Young Writers Society

Home » Forums » Resources » Research

Revealing too much?



User avatar



Gender: Male
Points: 0
Reviews: 0
Mon Mar 23, 2020 9:22 am
larry says...



Hey everyone! I've been writing this fantasy story for a while. First I came up with an idea, then I made some characters and I'm currently figuring out how the world will look like. I also started writing the first chapter, but here's where the doubt comes in. I accidentally stumbled on a review of the new she ra (even tho I don't watch it) and the OP basically dragged the show saying that you know what's gonna happen next, there's no suspense and that the show has pacing issues. That made me think about my own writing and I feel like I reveal too much info about how the world works. But I don't want to make it too vague either so everyone is wondering what the hell is going on. Help? How do I find that balance between mistery and suspense and not being too vague. If you know what I mean. Also I'll definitely post the first chapter so if anyone wants to leave a review critiquing my pacing issues and such please do.Thanks in advance!
  





User avatar
373 Reviews



Gender: Female
Points: 46306
Reviews: 373
Tue Mar 24, 2020 4:01 am
PrincessInk says...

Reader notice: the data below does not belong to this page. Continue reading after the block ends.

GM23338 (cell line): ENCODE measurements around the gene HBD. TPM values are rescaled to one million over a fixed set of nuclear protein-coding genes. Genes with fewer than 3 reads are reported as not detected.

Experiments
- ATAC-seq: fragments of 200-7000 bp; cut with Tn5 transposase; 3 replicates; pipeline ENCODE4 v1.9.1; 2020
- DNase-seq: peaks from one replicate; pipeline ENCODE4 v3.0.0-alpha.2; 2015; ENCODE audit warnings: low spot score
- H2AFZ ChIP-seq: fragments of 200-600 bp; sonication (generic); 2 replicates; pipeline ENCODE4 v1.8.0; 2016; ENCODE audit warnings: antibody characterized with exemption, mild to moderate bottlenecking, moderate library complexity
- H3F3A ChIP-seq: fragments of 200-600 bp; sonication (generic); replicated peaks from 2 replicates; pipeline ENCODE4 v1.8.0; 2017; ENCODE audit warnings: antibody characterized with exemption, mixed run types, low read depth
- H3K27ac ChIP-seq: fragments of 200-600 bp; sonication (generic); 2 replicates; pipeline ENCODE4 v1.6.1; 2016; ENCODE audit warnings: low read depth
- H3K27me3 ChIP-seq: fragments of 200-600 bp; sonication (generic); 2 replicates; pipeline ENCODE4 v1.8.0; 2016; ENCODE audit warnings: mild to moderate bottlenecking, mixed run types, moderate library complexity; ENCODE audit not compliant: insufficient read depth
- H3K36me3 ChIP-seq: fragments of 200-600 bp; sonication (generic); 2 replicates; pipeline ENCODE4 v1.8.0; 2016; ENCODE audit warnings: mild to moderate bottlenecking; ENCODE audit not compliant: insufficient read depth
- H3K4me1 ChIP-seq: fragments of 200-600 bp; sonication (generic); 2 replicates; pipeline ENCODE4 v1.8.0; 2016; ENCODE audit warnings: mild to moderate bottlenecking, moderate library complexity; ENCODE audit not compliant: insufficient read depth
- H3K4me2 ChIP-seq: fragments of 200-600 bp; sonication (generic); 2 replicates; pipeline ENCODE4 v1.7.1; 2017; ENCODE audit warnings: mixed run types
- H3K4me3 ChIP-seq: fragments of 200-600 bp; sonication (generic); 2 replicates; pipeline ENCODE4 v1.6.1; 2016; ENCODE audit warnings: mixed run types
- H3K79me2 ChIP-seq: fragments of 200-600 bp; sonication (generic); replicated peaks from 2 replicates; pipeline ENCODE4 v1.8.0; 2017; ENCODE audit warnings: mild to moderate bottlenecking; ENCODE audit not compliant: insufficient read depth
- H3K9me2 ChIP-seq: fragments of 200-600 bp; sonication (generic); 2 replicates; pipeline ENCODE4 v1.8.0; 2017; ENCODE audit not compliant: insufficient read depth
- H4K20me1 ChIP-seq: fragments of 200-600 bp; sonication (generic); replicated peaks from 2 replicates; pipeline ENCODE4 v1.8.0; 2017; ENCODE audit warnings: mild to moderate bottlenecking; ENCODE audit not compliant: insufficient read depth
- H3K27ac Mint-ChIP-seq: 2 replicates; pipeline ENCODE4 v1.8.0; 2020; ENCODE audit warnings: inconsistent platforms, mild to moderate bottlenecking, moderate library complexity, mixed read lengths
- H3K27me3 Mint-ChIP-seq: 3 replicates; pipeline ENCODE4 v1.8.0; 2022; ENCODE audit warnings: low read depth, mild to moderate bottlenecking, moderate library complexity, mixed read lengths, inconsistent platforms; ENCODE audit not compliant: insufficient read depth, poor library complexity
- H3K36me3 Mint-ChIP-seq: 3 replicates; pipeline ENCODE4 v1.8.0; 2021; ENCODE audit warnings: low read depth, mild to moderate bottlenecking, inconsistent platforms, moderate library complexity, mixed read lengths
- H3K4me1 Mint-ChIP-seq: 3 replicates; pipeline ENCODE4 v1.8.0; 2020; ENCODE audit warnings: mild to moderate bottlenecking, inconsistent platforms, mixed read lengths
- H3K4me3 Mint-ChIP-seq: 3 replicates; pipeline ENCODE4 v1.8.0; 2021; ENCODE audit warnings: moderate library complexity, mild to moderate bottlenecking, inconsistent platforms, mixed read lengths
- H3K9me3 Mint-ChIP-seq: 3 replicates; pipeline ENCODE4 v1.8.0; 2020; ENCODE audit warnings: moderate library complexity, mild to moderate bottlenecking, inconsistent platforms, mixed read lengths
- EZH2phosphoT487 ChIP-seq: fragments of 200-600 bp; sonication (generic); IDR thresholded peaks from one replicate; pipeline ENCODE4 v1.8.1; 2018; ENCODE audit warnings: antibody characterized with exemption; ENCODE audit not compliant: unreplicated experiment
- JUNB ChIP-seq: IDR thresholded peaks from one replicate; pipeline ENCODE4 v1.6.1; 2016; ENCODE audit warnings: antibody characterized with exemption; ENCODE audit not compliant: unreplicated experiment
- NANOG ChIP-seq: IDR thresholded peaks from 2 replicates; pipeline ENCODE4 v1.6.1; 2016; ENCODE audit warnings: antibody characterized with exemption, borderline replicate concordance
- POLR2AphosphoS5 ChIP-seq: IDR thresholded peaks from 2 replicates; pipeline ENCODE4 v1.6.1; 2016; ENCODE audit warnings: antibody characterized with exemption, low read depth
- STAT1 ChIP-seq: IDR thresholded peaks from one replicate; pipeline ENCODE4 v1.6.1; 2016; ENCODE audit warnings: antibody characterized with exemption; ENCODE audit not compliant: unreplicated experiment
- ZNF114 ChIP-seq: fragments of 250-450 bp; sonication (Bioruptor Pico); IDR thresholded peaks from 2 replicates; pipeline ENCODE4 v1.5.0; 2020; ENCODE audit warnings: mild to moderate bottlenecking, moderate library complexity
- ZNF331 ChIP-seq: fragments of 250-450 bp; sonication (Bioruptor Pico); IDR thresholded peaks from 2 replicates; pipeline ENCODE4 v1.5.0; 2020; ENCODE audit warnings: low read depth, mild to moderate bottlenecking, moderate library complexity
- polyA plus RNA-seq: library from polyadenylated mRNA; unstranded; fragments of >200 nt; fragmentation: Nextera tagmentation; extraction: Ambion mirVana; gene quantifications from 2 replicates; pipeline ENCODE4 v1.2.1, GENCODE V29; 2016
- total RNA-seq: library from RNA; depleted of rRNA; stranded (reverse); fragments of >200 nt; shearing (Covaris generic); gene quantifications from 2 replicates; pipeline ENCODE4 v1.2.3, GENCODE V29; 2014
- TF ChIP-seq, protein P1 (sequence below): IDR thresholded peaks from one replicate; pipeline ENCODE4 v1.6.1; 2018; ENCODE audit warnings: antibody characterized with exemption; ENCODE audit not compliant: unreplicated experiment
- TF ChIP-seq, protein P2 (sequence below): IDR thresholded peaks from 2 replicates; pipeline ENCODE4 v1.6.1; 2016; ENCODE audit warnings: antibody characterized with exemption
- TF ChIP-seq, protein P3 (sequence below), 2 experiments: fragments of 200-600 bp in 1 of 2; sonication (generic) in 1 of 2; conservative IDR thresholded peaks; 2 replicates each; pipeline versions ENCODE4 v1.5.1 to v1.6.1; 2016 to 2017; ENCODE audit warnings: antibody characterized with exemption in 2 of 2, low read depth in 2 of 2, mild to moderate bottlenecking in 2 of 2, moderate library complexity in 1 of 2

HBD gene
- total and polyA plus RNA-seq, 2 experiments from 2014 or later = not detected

Haha that's definitely tough! ;) I struggle with the balancing act too. It's so hard to tell how much info you need to pass on to the reader.

But a suggestion: perhaps you could give just enough info for the story and world to be able to function. Just the minimum amount (unless you want to delve into the types of swords they wear and what kind of breakfasts they eat). The amount needed for the story to flow.

Maybe you could also read over your story with the eyes of a person who knows literally nothing about it, who has never read the blurb or has read it and forgotten (re: me :P ). Or better yet, have an actual beta reader check it out and see if the amount of info you give actually makes sense.

Megan Whalen Turner (author of The Thief series) is fantastic at this. Goodness, she is so good she can withhold information from me without me even realizing she did it until she, or the characters, dropped the bomb. :D I would recommend reading this, but very few, even seasoned writers can achieve her level of subtlety and intrigue.